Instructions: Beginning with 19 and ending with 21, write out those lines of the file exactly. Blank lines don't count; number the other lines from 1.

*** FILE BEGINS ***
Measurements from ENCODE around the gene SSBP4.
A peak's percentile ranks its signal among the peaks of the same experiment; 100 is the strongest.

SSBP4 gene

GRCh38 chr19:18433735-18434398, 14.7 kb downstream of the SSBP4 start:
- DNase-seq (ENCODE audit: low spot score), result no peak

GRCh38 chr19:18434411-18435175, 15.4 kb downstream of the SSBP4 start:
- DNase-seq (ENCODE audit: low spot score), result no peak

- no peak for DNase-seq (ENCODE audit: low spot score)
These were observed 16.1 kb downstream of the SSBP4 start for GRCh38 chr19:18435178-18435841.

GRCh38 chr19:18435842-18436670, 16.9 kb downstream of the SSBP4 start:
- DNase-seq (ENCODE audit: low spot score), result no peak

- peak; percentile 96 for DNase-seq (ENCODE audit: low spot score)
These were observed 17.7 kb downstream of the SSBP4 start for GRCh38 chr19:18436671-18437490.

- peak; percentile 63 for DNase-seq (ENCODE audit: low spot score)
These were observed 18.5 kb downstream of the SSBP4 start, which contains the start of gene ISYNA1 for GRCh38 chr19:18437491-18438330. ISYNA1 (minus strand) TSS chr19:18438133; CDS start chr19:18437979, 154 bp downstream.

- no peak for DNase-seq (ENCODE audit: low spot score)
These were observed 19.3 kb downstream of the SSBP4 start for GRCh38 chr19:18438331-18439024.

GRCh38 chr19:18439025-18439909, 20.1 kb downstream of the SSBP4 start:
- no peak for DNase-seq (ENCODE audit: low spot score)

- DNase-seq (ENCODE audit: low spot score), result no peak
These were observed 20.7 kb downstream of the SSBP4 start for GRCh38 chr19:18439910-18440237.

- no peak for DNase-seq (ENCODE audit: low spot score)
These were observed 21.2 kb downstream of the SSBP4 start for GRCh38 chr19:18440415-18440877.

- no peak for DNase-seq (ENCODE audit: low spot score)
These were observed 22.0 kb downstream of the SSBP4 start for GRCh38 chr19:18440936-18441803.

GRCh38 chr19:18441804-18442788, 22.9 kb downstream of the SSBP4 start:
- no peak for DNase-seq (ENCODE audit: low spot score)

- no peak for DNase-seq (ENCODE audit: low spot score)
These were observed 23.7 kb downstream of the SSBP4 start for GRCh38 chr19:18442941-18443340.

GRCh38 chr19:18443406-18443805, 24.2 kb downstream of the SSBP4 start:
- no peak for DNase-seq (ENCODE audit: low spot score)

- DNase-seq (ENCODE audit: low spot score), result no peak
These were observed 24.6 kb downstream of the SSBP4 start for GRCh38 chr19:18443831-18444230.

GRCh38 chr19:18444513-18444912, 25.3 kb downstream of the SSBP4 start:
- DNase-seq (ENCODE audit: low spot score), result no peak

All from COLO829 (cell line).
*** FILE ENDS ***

- no peak for DNase-seq (ENCODE audit: low spot score)

- DNase-seq (ENCODE audit: low spot score), result no peak
These were observed 20.7 kb downstream of the SSBP4 start for GRCh38 chr19:18439910-18440237.